Edward Li presents five practical tips to make dental photography consistent.
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1. Fog free reflections
Blow air with the 3-in-1 to defog the mirror. It is my view that warming up the mirror is a waste of time, as the reality is – warm mirrors still fog up. High flow air quickly removes the moisture condensing on the mirror surface and reduces humidity in the oral environment.
Just think of your windshield in the car on a cold British morning. The high flow air is what reduces fog the fastest, not the temperature of the glass itself. Train with your nurse to position the mirrors with you and have them defog the mirrors with the 3-in-1, saving you both lots of clinical time and frustration.
Assuming the patient is in your dental chair, have them sitting up straight so we can approach from the front, or laying flat to approach the patient from above and behind. This allows you to comfortably see them straight on without straining your back or falling on top of them.
Occlusal views – lean the mirror against the opposite arch being captured so the mirror can easily approach the camera at a 45° angle.
Retractors – when shooting lateral views, keep the retractor in the opposite side as it keeps the lips away from the incisors. When retracting for any view, tip the handle inwards to lift the soft tissues away from the teeth too. These tips can be modified for occlusals, where lips often encroach onto incisal edges, by simply rotating the retractors towards the arch you are capturing, then lifting the lips off the anterior teeth.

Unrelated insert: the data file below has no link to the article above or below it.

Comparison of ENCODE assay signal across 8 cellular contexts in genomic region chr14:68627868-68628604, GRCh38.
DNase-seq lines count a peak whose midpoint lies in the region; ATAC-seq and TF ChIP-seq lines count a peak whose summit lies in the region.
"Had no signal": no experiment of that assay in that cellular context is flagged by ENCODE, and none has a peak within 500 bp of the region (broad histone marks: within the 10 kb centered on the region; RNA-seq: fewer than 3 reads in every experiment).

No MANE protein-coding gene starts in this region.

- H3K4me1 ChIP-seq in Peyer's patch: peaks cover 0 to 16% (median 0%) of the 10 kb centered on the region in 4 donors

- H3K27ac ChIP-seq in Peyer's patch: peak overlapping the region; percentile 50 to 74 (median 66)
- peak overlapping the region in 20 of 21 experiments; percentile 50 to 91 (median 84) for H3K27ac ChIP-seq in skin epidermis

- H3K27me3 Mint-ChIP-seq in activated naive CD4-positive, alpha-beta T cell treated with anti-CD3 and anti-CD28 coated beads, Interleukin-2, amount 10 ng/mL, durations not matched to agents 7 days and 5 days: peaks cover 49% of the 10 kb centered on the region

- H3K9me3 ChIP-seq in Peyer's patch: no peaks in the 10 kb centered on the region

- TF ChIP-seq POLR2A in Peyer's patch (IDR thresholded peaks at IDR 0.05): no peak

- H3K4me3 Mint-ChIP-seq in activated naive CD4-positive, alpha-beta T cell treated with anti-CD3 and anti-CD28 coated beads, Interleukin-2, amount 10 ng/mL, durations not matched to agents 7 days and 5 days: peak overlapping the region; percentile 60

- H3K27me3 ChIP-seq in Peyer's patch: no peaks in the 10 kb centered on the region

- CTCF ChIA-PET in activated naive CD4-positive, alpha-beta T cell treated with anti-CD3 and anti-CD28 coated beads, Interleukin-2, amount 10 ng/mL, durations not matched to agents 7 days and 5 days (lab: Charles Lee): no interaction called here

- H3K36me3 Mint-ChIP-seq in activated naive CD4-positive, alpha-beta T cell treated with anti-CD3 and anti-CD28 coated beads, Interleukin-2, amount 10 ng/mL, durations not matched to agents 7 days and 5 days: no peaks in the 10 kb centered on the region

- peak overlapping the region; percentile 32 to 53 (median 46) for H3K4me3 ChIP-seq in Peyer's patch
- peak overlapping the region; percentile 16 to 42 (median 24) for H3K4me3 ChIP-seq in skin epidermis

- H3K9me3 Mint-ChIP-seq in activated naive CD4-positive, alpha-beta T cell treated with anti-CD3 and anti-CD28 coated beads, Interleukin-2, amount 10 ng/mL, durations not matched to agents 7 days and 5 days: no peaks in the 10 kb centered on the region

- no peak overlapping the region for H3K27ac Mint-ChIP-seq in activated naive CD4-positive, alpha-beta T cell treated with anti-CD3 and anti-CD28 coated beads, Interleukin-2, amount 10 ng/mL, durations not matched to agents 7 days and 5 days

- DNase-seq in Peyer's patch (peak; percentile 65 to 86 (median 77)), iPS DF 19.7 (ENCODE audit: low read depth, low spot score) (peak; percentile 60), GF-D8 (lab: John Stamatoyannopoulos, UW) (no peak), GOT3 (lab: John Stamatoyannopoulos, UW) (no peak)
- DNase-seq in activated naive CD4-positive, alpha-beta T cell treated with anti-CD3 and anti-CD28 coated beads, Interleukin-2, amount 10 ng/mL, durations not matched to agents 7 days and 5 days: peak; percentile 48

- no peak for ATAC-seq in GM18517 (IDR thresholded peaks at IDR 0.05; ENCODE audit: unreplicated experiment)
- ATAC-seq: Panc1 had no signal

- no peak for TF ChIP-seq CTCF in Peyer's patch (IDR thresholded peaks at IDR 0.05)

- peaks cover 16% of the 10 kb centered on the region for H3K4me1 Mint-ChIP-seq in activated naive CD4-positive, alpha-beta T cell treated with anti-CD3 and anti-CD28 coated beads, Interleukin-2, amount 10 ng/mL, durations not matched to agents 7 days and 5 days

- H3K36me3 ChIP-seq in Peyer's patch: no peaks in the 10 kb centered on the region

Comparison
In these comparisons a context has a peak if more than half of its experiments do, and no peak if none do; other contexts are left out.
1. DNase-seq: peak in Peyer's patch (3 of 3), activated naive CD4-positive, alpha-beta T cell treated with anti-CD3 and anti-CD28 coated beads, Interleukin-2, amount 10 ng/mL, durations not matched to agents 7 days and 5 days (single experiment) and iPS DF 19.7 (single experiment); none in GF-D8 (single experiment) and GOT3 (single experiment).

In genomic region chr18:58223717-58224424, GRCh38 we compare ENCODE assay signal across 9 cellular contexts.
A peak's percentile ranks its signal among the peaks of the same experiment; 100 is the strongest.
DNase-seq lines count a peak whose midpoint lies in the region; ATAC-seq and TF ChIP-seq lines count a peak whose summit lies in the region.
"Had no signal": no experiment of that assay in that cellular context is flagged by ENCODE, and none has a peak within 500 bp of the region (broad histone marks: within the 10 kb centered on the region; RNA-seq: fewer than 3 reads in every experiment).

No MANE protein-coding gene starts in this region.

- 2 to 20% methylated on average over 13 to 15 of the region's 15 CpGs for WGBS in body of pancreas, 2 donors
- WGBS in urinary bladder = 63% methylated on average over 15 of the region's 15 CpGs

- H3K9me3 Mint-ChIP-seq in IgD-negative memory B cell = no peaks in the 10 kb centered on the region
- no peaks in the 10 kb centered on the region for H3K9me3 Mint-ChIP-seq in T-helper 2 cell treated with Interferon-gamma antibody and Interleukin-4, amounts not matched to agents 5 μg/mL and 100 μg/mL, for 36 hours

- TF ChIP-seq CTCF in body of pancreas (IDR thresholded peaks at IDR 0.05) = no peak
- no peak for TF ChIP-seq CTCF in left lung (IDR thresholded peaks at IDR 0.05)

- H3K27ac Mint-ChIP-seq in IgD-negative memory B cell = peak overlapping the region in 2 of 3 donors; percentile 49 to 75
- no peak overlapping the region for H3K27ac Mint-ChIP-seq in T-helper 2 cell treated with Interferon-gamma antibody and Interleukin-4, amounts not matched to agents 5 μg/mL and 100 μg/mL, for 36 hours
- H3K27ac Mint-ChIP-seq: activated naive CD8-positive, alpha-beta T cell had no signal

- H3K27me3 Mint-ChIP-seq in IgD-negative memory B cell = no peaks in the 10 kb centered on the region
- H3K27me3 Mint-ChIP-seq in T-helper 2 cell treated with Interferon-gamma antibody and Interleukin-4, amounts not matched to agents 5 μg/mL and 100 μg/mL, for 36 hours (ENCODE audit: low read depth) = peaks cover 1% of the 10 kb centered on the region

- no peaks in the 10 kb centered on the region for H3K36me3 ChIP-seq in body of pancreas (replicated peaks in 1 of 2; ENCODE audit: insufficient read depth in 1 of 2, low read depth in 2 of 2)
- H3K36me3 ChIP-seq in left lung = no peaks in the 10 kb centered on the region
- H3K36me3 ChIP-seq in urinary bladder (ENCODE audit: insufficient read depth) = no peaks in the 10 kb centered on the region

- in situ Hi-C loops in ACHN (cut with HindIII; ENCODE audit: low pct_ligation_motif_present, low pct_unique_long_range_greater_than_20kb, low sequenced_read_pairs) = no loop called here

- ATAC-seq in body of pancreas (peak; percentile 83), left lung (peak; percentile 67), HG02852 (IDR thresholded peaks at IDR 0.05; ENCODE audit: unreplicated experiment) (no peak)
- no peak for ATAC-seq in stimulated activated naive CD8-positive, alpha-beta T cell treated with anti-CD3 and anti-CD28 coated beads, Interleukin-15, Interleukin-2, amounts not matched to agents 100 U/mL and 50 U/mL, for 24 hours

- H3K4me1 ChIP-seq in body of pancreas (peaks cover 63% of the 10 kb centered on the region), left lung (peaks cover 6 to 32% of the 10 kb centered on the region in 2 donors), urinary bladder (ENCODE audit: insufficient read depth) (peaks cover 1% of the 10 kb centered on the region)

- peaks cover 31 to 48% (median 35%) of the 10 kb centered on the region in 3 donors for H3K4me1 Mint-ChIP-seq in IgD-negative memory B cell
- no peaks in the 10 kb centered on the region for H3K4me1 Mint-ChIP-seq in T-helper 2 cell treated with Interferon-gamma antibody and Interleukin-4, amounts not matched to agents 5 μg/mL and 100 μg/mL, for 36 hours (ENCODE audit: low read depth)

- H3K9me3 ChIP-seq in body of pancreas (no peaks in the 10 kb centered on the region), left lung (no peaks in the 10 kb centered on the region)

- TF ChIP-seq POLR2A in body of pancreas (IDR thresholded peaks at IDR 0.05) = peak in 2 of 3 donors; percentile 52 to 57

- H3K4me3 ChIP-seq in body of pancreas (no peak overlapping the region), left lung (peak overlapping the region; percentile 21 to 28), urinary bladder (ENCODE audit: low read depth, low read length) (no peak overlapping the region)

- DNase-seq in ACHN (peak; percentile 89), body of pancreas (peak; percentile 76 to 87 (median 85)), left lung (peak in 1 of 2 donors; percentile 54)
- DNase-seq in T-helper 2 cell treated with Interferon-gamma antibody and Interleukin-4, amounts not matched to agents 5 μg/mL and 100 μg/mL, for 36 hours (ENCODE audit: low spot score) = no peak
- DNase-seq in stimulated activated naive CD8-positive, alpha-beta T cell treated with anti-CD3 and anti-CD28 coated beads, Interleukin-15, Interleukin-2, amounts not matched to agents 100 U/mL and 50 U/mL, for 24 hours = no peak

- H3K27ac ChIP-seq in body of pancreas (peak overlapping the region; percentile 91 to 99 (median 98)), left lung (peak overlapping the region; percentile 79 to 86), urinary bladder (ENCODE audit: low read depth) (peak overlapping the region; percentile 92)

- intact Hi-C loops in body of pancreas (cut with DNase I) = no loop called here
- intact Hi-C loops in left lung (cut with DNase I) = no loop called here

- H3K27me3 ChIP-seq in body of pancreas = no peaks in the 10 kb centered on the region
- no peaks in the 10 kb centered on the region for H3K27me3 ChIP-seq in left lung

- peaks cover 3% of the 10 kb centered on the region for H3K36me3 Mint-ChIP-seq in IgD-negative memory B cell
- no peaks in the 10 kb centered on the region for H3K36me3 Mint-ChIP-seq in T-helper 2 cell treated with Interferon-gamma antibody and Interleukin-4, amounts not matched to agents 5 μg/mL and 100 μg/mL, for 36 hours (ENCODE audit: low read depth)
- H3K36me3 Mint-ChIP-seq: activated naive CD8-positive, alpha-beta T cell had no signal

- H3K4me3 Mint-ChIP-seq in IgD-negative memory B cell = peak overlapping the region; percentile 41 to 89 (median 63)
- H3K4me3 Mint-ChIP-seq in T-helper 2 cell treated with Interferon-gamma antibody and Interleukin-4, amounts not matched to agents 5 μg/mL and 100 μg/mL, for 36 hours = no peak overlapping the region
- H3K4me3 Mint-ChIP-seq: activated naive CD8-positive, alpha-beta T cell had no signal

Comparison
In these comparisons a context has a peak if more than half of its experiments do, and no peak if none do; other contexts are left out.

3. Shooting on a budget
There are numerous ways to produce excellent photos on a modest budget. I can’t stress enough the importance of documenting your work, good or bad. It is a great way to critique/praise your work with fresh eyes.
One large sum of the budget will be for the eye of the camera. Dedicated macro lenses are undoubtedly the gold standard due to their ability to get very close to a subject and consistently produce great images. However, there are many routes towards a much more affordable way to get started in dental photography.
- New macro lens £400-900
- Second-hand macro lenses £200-500
Just as good as new from many sellers
- Vintage/legacy macro lenses £50-150
No autofocus but dental photography is best manual focusing
- Extension tubes £20-70 (to use in conjunction with an existing kit lens)
Turn the lens that came with your camera into a decent macro lens, whilst being able to keep its autofocus capabilities.
4. The perfect finish
When capturing postoperative anterior photos, ask the patient to lick their teeth or run a damp cotton wool roll over the visible surfaces. This gives any teeth or restoration a high gloss and produces a good first impression. Close-ups then taken dry should be used to critique and evaluate niche details of the work that had been provided.
5. What you look for
For our usual baseline photographs, the table below is a guide for what settings to use and more importantly, how to frame the shot to get consistently presentable photos.
Recommended settings – manual mode (‘M’ on the top dial), ISO200, white balance (WB) on ‘flash’, shutter speed 1/100-160, ring flash in manual mode and on full power ‘1/1’.
Dr Edward Li graduated from King’s College London. Recent achievements include the Academy of Operative Dentistry Award 2015, first place in Dentsply’s Ceram.x 2015 national competition and the Maurice Wohl General Dental Practice Prize 2015. For further advice, contact Edward at firstname.lastname@example.org.